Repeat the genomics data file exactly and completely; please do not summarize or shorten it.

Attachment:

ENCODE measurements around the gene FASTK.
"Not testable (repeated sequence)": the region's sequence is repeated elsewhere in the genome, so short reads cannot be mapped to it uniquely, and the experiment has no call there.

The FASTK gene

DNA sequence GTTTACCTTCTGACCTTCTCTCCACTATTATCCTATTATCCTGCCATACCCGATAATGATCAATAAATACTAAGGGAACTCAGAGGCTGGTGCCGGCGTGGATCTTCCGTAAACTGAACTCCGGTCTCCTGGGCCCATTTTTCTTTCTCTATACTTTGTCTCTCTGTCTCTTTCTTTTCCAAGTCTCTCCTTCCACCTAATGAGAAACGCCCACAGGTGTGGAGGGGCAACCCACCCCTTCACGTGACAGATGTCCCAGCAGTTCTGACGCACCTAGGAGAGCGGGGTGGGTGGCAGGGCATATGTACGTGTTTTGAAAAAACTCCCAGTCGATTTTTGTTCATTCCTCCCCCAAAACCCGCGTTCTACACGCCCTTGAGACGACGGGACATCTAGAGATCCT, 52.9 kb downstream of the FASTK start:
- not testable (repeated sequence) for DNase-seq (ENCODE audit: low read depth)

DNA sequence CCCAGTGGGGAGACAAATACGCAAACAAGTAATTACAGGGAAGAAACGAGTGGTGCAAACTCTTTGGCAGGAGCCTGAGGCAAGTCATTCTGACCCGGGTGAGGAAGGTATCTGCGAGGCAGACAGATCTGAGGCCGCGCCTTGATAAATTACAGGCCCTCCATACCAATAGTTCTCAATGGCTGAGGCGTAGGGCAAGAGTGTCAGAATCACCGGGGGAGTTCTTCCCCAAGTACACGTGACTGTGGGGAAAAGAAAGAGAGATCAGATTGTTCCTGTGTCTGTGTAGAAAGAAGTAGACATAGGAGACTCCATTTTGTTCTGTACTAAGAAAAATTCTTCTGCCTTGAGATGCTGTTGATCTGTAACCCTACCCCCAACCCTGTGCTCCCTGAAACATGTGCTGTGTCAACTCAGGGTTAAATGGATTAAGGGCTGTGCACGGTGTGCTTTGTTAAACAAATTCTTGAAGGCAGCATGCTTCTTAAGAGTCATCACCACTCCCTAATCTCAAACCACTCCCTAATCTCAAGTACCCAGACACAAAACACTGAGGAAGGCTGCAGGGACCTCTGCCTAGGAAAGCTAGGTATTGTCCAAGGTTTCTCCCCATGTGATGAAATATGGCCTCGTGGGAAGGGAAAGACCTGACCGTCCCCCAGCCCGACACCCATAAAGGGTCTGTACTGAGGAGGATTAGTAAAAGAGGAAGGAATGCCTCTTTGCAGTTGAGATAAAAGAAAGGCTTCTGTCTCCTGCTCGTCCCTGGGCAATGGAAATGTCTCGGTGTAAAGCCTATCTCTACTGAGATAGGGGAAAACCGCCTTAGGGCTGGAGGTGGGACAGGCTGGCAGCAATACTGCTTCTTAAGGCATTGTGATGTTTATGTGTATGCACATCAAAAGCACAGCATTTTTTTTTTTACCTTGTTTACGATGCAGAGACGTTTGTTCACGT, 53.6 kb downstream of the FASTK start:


ENCODE measurements around the gene FASTK.
"Not testable (repeated sequence)": the region's sequence is repeated elsewhere in the genome, so short reads cannot be mapped to it uniquely, and the experiment has no call there.

The FASTK gene

DNA sequence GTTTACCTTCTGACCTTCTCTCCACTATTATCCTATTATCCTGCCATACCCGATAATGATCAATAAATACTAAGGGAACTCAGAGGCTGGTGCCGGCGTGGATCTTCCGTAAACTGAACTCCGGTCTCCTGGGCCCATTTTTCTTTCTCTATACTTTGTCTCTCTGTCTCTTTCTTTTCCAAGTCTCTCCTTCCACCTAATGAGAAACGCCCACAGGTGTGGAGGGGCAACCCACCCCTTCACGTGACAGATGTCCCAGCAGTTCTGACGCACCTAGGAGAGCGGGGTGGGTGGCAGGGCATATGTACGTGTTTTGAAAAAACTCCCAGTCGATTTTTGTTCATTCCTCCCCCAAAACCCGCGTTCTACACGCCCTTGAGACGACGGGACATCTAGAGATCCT, 52.9 kb downstream of the FASTK start:
- not testable (repeated sequence) for DNase-seq (ENCODE audit: low read depth)

DNA sequence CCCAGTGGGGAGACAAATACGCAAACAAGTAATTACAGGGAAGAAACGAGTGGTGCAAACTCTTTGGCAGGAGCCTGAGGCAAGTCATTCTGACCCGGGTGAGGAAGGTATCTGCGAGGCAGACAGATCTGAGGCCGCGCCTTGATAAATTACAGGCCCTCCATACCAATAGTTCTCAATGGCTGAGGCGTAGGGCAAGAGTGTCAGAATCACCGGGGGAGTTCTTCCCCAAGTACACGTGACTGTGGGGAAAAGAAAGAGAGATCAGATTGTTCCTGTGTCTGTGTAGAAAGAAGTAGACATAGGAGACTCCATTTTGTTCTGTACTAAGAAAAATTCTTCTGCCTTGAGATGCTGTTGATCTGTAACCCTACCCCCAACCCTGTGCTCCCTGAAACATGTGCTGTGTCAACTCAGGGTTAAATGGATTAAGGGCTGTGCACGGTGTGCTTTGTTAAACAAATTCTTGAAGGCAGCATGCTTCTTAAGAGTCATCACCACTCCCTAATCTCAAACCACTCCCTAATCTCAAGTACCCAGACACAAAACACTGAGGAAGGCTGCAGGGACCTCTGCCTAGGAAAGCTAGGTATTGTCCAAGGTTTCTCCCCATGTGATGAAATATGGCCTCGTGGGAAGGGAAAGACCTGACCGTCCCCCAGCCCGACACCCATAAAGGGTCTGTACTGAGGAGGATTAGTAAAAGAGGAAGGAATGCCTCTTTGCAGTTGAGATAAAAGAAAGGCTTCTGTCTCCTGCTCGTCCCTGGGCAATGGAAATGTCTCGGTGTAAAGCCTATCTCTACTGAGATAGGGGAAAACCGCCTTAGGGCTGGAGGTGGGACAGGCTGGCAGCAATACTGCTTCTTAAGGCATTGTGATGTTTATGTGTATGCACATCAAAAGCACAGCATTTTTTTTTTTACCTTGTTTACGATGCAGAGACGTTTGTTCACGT, 53.6 kb downstream of the FASTK start: